Police seek assurances on King’s Lynn incinerator proposal
Norfolk Police have expressed concerns over the health of officers, staff and alleged offenders if a controversial incinerator is built on the edge of King's Lynn.
The force, along with the Norfolk Police Authority, has asked the county council for assurances that people using the police investigation centre (PIC) in Saddlebow will not be affected by its proposed new neighbour.
The county council last night apologised for not sending a letter to Norfolk Police about the Willows Power and Recycling Centre proposals, but a spokesman added that the force's views would be 'taken into account'.
Rupert Birtles, assistant chief officer at Norfolk Police, has written to Mike Jackson, director of environment, transport and development, on behalf of both organisations over air quality, noise and vibration and bottom ash transported from the proposed incinerator.
In his letter, he states the issues relate to matters raised in an environmental statement which was prepared as the centre was being built and explored the impact upon users of the investigation centre.
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'In relation to the incinerator bottom ash (IBA), we note this has been described as a non-hazardous commodity, yet it will contain ferrous and non-ferrous metals,' Mr Birtles wrote.
'This will be transported from the EfW facility to the IBA recycling area via a shuttle vehicle across the Willows Spine Road, adjacent to the PIC, apparently without any of the safeguards, such as fully-enclosed and sealed systems and storage, which will be applied to the air pollution control residues which are described as hazardous.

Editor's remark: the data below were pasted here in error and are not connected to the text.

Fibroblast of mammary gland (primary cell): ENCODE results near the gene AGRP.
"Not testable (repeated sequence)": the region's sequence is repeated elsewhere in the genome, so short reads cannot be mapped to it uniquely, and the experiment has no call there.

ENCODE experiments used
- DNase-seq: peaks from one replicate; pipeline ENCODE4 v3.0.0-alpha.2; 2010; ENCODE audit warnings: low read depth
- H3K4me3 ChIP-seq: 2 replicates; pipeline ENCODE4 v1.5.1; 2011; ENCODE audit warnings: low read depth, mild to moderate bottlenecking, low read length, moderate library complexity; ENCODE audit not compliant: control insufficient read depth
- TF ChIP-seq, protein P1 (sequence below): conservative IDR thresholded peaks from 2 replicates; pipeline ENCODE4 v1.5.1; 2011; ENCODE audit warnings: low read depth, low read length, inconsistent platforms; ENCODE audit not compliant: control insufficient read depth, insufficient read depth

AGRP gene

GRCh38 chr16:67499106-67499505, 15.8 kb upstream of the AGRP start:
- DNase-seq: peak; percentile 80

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'To the lay person, it is hard to understand how the IBA can be entirely non-hazardous and it is not indicated how the IBA will be stored. One imagines that there will be significant potential for IBA dust containing metal particles to be blown around in the vicinity of the PIC.'
In relation to air quality, Mr Birtles said: 'It is stated that for all substances regulated under the waste incineration directive, predicted contributions from the proposal are 'not significant' relative to relevant air quality criteria and that 'no significant risk has been identified to people'.
'We request further explanation of 'not significant' and 'no significant risk' in terms that can easily be understood by users.'
Assurances were also sought that noise and vibration from the proposed incinerator would not adversely impact on people going to and from the investigation centre.
Anti-incinerator campaigner Mike Knights said last night Norfolk Police and the Norfolk Policy Authority should have been consulted over the incinerator plan.
'Norfolk County Council appears to have glossed over the fact neighbours are real people,' he said.
'They deserve to have their welfare and health taken into consideration. It doesn't matter if they are wearing uniform or not – these people should not be exposed to things that can harm them.'
Norfolk County Council has already signed a contract with Cory Wheelabrator to construct the incinerator.
A spokesman said: 'The Willows is such a significant development that we used a postal database to cover a much wider area and unfortunately this had not been updated to include the new police investigation centre.
'We did not spot this until they contacted us to point out the omission. We apologise for the error, but fortunately they have been able to respond and make their views known.'